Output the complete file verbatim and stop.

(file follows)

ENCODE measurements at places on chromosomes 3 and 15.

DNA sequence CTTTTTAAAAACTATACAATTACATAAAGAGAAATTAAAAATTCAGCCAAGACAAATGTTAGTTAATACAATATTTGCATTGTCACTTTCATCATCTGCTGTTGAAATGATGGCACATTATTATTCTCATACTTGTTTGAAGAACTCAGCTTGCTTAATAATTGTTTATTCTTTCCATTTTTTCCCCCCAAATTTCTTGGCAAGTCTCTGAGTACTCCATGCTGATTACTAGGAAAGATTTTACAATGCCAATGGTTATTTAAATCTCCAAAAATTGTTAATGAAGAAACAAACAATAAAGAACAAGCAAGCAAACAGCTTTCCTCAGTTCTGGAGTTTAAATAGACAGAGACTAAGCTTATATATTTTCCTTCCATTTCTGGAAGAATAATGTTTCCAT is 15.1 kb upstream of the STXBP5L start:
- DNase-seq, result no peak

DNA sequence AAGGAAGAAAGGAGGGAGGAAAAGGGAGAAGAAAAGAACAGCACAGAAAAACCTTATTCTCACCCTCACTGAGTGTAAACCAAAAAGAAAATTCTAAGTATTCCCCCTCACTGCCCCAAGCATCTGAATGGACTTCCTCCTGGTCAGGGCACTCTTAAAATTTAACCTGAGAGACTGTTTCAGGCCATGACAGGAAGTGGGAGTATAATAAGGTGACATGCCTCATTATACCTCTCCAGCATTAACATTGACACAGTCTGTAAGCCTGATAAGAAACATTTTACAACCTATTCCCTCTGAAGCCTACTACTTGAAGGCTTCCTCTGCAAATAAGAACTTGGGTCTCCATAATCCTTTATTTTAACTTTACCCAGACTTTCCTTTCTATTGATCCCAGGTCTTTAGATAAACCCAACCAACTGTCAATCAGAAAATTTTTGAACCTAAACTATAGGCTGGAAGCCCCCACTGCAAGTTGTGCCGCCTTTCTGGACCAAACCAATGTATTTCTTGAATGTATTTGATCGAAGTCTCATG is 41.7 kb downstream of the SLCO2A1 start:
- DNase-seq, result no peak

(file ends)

ENCODE measurements at places on chromosomes 3 and 15.

DNA sequence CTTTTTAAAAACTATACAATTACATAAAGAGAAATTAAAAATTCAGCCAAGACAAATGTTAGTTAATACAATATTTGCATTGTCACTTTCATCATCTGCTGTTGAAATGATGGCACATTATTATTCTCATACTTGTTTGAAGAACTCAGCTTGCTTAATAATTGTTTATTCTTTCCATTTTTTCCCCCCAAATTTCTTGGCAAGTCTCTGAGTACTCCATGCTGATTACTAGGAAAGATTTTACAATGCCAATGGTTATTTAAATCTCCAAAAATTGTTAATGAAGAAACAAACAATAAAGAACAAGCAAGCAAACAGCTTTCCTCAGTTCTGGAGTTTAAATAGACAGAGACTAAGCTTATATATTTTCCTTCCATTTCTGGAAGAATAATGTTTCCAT is 15.1 kb upstream of the STXBP5L start:
- DNase-seq, result no peak

DNA sequence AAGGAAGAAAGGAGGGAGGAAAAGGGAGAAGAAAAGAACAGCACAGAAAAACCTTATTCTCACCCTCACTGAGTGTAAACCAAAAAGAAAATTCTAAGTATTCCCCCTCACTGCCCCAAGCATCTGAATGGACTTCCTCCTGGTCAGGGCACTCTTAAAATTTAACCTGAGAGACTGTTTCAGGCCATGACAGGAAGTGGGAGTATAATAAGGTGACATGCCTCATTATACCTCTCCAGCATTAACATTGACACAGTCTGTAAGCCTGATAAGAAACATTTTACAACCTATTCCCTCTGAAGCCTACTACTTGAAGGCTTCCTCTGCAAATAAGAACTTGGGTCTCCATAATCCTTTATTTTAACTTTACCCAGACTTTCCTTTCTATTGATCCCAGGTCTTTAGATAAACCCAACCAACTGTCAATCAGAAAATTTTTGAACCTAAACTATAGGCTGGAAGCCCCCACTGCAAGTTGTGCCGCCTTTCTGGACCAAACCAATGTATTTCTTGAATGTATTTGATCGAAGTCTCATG is 41.7 kb downstream of the SLCO2A1 start:
- DNase-seq, result no peak